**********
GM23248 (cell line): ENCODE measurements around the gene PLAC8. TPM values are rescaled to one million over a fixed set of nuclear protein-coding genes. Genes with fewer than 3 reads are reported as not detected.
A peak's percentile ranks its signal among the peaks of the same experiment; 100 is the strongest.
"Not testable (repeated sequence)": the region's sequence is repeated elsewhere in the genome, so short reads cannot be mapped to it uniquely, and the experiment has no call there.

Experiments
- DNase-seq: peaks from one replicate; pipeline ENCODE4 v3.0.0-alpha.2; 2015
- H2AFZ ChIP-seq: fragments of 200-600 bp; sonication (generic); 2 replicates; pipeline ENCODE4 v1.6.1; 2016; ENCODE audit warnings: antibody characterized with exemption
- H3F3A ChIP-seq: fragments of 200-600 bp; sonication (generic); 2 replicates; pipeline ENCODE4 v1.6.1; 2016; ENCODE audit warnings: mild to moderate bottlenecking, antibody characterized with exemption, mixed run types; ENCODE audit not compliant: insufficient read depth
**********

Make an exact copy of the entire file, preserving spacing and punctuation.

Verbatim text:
GM23248 (cell line): ENCODE measurements around the gene PLAC8. TPM values are rescaled to one million over a fixed set of nuclear protein-coding genes. Genes with fewer than 3 reads are reported as not detected.
A peak's percentile ranks its signal among the peaks of the same experiment; 100 is the strongest.
"Not testable (repeated sequence)": the region's sequence is repeated elsewhere in the genome, so short reads cannot be mapped to it uniquely, and the experiment has no call there.

Experiments
- DNase-seq: peaks from one replicate; pipeline ENCODE4 v3.0.0-alpha.2; 2015
- H2AFZ ChIP-seq: fragments of 200-600 bp; sonication (generic); 2 replicates; pipeline ENCODE4 v1.6.1; 2016; ENCODE audit warnings: antibody characterized with exemption
- H3F3A ChIP-seq: fragments of 200-600 bp; sonication (generic); 2 replicates; pipeline ENCODE4 v1.6.1; 2016; ENCODE audit warnings: mild to moderate bottlenecking, antibody characterized with exemption, mixed run types; ENCODE audit not compliant: insufficient read depth